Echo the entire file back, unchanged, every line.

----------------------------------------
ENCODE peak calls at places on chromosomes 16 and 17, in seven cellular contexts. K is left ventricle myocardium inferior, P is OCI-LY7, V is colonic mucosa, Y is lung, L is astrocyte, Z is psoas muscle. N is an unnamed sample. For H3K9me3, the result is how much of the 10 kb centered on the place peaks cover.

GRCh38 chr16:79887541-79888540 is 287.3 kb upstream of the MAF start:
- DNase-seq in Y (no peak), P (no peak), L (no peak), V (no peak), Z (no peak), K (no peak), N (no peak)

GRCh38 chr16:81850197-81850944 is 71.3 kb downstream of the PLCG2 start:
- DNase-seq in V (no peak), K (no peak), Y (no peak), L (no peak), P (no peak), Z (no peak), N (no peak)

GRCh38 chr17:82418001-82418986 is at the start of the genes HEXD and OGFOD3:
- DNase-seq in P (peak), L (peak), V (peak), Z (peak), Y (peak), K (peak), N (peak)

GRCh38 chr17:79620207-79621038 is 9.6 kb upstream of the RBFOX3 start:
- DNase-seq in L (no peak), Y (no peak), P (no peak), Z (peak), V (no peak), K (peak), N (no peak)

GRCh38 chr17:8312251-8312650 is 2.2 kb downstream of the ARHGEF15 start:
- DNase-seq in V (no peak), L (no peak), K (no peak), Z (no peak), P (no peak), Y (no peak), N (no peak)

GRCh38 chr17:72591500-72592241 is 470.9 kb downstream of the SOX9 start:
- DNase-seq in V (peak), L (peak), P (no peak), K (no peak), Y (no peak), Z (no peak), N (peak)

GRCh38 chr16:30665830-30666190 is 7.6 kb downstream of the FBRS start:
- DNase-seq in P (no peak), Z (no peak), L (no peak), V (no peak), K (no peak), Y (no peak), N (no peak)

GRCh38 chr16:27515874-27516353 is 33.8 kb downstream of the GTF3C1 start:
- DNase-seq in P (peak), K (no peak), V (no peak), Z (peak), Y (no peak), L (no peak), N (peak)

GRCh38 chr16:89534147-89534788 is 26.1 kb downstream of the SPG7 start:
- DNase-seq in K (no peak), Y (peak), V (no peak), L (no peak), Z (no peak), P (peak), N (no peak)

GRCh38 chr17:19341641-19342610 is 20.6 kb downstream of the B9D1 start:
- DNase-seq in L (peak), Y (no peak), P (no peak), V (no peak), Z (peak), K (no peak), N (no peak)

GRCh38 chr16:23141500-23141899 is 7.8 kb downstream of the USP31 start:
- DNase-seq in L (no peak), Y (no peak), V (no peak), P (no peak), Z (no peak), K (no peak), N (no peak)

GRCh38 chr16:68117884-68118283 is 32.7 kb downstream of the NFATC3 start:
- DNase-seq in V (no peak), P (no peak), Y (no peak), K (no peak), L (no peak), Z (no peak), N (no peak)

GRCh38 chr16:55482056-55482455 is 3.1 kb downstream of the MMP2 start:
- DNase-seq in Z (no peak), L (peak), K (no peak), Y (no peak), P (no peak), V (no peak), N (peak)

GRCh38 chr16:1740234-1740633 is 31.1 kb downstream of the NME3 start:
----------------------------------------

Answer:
ENCODE peak calls at places on chromosomes 16 and 17, in seven cellular contexts. K is left ventricle myocardium inferior, P is OCI-LY7, V is colonic mucosa, Y is lung, L is astrocyte, Z is psoas muscle. N is an unnamed sample. For H3K9me3, the result is how much of the 10 kb centered on the place peaks cover.

GRCh38 chr16:79887541-79888540 is 287.3 kb upstream of the MAF start:
- DNase-seq in Y (no peak), P (no peak), L (no peak), V (no peak), Z (no peak), K (no peak), N (no peak)

GRCh38 chr16:81850197-81850944 is 71.3 kb downstream of the PLCG2 start:
- DNase-seq in V (no peak), K (no peak), Y (no peak), L (no peak), P (no peak), Z (no peak), N (no peak)

GRCh38 chr17:82418001-82418986 is at the start of the genes HEXD and OGFOD3:
- DNase-seq in P (peak), L (peak), V (peak), Z (peak), Y (peak), K (peak), N (peak)

GRCh38 chr17:79620207-79621038 is 9.6 kb upstream of the RBFOX3 start:
- DNase-seq in L (no peak), Y (no peak), P (no peak), Z (peak), V (no peak), K (peak), N (no peak)

GRCh38 chr17:8312251-8312650 is 2.2 kb downstream of the ARHGEF15 start:
- DNase-seq in V (no peak), L (no peak), K (no peak), Z (no peak), P (no peak), Y (no peak), N (no peak)

GRCh38 chr17:72591500-72592241 is 470.9 kb downstream of the SOX9 start:
- DNase-seq in V (peak), L (peak), P (no peak), K (no peak), Y (no peak), Z (no peak), N (peak)

GRCh38 chr16:30665830-30666190 is 7.6 kb downstream of the FBRS start:
- DNase-seq in P (no peak), Z (no peak), L (no peak), V (no peak), K (no peak), Y (no peak), N (no peak)

GRCh38 chr16:27515874-27516353 is 33.8 kb downstream of the GTF3C1 start:
- DNase-seq in P (peak), K (no peak), V (no peak), Z (peak), Y (no peak), L (no peak), N (peak)

GRCh38 chr16:89534147-89534788 is 26.1 kb downstream of the SPG7 start:
- DNase-seq in K (no peak), Y (peak), V (no peak), L (no peak), Z (no peak), P (peak), N (no peak)

GRCh38 chr17:19341641-19342610 is 20.6 kb downstream of the B9D1 start:
- DNase-seq in L (peak), Y (no peak), P (no peak), V (no peak), Z (peak), K (no peak), N (no peak)

GRCh38 chr16:23141500-23141899 is 7.8 kb downstream of the USP31 start:
- DNase-seq in L (no peak), Y (no peak), V (no peak), P (no peak), Z (no peak), K (no peak), N (no peak)

GRCh38 chr16:68117884-68118283 is 32.7 kb downstream of the NFATC3 start:
- DNase-seq in V (no peak), P (no peak), Y (no peak), K (no peak), L (no peak), Z (no peak), N (no peak)

GRCh38 chr16:55482056-55482455 is 3.1 kb downstream of the MMP2 start:
- DNase-seq in Z (no peak), L (peak), K (no peak), Y (no peak), P (no peak), V (no peak), N (peak)

GRCh38 chr16:1740234-1740633 is 31.1 kb downstream of the NME3 start: